From Tulsa to Minneapolis: A Year After George Floyd
A century ago, in a highly segregated city under Jim Crow laws, we remember when white mobs were deputized and given weapons by city officials in what will have become one of the worst racial massacres in U.S. history where hundreds of Black people were murdered and thriving businesses and homes were burned down in a Greenwood neighborhood known as Black Wall Street in Tulsa, OK.
We can see a continuing struggle over racial justice when a year ago, we watched the merciless killing of George Floyd in Minneapolis, MN, whose murder launched a global movement and sparked an international outcry. The death of Mr. Floyd forced a national conversation about race in the world—and captured a vivid illustration of the shared history of systemic racism and violence against Black people across the globe.
Mr. Floyd’s death was a global symbol motivating some 26 million protesters to come together to ignite change. We watched as people unified around the world in solidarity for Black lives and witnessed demonstrations in Africa that called for an end to police brutality and addressed its dark history of colonialism, apartheid and slavery. These events recall a horrific time in 1960 during the Sharpeville massacre in South Africa, when police opened fire in a Black township, killing 69 unarmed people peacefully protesting the passbook, resettlement and other apartheid laws. From Tulsa to Minneapolis and South Africa, we can see how and why history repeats itself and the need for sustained action and solidarity. Amid the throes of the Covid-19 pandemic, Mr. Floyd’s death shaped the course of events around the world, reminding us of how frequently hard-won democracies are denied to Black people, and when faced with adversity—we continue to persist, rebuild, and reimagine a better world.
The 9-minute and 29-second murder of Mr. Floyd was a powerful catalyst that inspired massive calls for action to end police brutality, racial injustice, and reclaim our history. The Black community has become even more unified while gaining more allies in the fight for equality. We have witnessed the removal of confederate monuments like General Stonewall Jackson in Virginia to the Rhodes Must Fall movement in South Africa. Campuses have reckoned with school buildings that memorialize white supremacists and symbolize racism and oppression. There is an increase in mental health awareness and concerns for racial disparities in health systems. We are speaking up and out when mistreated and demanding fairness and equal opportunity in all levels of society. The world saw justice on April 20th when former Minneapolis police officer Derek Chauvin was convicted of Mr. Floyd’s murder—a rare outcome in such a case. Even though Congress has yet to pass the George Floyd Justice in Policing Act (HR 7120), we are still making some progress, but there is still a lot more work to do.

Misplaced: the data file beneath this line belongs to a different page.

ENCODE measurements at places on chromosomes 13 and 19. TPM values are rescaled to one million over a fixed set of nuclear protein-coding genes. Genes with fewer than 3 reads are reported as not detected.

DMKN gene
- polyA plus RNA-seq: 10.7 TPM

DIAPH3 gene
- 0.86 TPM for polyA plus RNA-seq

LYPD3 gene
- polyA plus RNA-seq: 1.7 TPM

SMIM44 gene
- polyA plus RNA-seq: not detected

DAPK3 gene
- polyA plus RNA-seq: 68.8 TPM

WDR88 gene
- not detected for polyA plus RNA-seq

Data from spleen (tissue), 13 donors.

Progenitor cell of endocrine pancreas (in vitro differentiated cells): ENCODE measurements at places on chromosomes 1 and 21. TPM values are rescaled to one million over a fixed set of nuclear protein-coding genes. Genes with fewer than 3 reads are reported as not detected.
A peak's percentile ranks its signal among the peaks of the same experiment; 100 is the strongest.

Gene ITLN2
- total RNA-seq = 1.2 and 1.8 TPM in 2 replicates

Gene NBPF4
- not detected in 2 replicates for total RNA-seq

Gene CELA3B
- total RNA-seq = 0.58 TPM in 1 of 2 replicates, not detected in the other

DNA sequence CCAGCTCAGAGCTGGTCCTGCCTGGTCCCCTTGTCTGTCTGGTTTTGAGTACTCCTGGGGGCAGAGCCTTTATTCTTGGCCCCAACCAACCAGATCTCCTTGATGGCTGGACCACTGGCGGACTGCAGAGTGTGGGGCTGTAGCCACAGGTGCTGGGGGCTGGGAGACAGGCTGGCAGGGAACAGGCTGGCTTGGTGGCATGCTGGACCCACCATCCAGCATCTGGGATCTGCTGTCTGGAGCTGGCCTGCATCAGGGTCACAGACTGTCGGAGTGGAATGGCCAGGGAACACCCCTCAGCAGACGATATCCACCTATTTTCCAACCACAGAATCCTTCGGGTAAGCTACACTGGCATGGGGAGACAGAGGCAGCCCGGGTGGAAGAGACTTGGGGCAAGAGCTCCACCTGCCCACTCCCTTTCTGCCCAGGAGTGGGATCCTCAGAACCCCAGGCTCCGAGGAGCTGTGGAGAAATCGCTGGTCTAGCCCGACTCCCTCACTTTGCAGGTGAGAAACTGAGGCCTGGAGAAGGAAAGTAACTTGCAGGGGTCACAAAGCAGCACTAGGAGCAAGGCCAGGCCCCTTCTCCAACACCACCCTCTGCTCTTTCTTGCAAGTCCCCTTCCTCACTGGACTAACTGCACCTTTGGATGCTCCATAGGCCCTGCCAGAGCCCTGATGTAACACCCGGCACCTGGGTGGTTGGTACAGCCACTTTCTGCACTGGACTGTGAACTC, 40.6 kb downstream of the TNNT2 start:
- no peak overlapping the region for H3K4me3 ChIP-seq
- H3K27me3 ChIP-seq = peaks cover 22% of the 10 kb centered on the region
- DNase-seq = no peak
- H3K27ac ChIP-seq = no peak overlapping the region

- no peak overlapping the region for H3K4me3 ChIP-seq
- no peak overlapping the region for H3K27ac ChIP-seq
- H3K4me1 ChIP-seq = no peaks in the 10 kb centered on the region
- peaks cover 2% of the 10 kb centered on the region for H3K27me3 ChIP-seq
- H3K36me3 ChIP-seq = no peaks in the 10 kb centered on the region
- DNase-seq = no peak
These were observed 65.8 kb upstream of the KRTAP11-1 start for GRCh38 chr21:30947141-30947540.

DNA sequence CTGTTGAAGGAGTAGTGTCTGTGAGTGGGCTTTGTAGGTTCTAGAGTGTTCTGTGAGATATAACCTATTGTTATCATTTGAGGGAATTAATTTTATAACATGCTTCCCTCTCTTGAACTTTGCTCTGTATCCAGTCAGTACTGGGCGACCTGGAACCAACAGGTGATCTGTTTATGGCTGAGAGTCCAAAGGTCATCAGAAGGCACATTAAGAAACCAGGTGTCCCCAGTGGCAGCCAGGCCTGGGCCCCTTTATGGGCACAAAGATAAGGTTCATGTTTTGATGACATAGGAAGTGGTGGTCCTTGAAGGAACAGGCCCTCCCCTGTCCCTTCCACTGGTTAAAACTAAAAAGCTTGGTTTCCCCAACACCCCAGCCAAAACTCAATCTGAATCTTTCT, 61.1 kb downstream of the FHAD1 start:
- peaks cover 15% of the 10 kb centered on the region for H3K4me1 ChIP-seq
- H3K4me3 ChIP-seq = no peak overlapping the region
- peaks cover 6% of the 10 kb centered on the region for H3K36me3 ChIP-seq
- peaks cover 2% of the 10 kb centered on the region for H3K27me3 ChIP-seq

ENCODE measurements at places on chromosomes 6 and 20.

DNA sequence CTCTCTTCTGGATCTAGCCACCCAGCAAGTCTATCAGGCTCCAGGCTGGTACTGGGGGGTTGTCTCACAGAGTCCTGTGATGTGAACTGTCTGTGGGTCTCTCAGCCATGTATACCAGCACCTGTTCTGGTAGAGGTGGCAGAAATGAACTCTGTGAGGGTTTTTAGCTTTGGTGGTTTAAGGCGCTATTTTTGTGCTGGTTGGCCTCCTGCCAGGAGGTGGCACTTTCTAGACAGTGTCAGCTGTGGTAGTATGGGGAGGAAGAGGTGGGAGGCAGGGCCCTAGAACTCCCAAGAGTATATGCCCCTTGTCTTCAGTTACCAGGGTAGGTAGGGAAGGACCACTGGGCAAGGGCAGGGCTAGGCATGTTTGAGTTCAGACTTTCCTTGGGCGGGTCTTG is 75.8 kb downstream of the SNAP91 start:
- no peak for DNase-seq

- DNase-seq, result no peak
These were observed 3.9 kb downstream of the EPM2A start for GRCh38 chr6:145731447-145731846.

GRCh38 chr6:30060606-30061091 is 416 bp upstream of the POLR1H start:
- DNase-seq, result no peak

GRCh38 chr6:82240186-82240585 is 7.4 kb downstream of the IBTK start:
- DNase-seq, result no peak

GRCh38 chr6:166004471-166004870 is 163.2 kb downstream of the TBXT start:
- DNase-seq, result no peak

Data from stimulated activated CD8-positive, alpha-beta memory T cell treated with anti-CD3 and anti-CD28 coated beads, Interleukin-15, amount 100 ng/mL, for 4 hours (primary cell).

Through all this, we watched the strength of young people through this movement for Black lives around the world. They have powerfully reignited our resilience and helped change what it means to be a community and collective bargaining power.
At the same time, the Black community continues to be a target of injustice, the recent killings of Ma'Khia Bryant, Daunte Wright and Adam Toledo represent a growing list of lives lost that are painful reminders that we must be vigilant and unified in calling for greater accountability and institutional change.
So, where do we go from here? We must continue the struggle for liberation by removing the structural barriers of racism, creating more equitable opportunities at all levels of society, while building a more inclusive global human rights agenda that is responsive to movements like Black Lives Matter that are demanding a worldwide reckoning against racism and police brutality.
As a member of the Shared Interest team, I am proud of our fierce anti-apartheid roots, and I am passionate about building on this rich legacy to play an integral role in the fight for racial justice and equality. Shared Interest builds an ecosystem by working to change one of society’s most fundamentally racist institutions: the financial system. We offer our communities a chance at survival by helping them access capital, increase their incomes, create decent jobs, launch new enterprises, and finance the construction of critical infrastructure like homes, schools, and roads. Our work helps to slowly reverse the deep inequalities that were highlighted and exacerbated by the pandemic. In Africa and the U.S., these issues had never been far below the surface, but the echoes of the Tulsa massacre and protests to Mr. Floyd’s death made them impossible to ignore.
Today, the hard fight continues to create the future we want and help serve vulnerable communities affected by racism. Here is to remembering George Floyd—and the countless other victims whose lives have been unjustly taken. We celebrate you today and always!
P.S. We will be celebrating South Africa’s Youth Day and Juneteenth at our 27th Anniversary Virtual Gala where you can learn more. We invite you to join the conversation!